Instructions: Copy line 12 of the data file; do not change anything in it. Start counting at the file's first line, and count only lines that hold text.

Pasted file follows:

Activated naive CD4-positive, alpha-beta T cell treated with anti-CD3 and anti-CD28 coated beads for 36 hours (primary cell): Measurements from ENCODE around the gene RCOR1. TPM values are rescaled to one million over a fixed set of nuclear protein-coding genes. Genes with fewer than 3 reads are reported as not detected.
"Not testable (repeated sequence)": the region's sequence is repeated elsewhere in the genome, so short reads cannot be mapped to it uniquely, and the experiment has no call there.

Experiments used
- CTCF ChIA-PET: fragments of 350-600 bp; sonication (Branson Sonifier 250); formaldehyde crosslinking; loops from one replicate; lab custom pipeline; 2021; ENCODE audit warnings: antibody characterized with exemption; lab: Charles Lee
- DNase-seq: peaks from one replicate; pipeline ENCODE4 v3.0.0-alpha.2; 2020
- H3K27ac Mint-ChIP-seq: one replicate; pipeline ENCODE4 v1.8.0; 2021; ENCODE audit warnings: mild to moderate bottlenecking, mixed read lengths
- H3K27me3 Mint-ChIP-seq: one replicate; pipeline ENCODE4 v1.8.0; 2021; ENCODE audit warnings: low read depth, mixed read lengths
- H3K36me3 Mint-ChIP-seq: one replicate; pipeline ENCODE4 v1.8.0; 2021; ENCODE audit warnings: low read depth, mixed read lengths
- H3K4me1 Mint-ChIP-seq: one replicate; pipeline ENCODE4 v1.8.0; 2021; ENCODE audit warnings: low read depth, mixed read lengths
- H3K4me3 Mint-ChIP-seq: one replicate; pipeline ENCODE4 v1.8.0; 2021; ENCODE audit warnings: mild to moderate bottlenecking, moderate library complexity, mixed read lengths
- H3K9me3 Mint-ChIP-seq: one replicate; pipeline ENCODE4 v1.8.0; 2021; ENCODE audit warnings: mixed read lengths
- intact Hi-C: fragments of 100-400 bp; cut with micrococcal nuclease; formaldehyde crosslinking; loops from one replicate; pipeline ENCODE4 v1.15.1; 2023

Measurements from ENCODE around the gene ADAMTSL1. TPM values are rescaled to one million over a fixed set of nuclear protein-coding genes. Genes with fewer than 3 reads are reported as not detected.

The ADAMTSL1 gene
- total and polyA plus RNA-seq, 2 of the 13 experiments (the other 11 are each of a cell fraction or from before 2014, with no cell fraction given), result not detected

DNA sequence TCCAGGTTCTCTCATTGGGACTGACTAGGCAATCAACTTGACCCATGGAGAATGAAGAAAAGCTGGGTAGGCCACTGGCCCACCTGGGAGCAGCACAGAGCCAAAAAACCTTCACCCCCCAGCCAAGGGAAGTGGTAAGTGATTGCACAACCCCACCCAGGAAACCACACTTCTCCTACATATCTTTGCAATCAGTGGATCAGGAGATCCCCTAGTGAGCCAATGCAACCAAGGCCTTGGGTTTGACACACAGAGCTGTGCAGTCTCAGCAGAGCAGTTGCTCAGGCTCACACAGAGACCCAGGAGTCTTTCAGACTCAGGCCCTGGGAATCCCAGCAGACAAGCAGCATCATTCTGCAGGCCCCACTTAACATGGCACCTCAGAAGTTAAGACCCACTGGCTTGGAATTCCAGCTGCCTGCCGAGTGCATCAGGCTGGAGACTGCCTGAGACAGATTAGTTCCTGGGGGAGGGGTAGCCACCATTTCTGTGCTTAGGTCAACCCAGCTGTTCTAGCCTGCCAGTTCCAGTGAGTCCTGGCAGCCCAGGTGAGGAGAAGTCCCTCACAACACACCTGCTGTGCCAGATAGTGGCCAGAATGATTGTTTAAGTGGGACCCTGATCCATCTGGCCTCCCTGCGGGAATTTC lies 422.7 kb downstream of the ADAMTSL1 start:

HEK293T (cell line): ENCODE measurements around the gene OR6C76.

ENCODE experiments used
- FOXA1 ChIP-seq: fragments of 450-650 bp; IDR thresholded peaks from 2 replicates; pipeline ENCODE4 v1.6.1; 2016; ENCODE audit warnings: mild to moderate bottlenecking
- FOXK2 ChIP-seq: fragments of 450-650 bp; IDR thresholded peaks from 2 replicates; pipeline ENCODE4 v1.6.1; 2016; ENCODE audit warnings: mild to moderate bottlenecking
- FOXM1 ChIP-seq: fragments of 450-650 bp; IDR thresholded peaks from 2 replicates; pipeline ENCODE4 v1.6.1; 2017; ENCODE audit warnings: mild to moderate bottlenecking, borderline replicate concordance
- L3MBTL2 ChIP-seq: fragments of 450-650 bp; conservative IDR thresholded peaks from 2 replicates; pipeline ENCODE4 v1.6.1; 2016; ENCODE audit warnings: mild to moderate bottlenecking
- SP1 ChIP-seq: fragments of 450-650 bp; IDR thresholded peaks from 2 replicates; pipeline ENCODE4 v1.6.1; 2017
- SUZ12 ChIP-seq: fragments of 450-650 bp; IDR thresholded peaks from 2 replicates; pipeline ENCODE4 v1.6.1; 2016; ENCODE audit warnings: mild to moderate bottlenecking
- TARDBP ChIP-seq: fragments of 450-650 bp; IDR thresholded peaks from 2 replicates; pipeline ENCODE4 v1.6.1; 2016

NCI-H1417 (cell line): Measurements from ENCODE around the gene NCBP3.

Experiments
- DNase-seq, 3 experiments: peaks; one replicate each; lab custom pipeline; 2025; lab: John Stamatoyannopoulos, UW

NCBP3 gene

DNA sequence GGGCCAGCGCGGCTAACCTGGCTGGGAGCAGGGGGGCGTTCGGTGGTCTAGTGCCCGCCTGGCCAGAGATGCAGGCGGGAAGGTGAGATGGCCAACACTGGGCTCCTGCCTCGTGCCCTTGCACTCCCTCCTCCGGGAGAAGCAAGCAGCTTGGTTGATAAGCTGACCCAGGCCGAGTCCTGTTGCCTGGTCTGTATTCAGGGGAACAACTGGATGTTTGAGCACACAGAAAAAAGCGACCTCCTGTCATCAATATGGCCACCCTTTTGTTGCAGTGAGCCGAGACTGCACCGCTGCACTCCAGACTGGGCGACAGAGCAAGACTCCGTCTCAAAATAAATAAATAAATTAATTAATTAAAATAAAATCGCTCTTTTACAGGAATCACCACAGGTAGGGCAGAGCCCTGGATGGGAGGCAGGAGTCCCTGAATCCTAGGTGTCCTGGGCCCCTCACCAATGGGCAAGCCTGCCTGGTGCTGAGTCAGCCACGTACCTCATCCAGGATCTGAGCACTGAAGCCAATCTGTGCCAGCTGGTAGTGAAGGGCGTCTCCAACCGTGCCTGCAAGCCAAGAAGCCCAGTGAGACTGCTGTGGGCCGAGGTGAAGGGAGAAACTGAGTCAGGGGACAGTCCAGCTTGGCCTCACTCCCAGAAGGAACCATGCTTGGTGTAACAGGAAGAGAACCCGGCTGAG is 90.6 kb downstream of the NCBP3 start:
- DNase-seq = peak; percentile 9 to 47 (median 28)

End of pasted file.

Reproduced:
- intact Hi-C: fragments of 100-400 bp; cut with micrococcal nuclease; formaldehyde crosslinking; loops from one replicate; pipeline ENCODE4 v1.15.1; 2023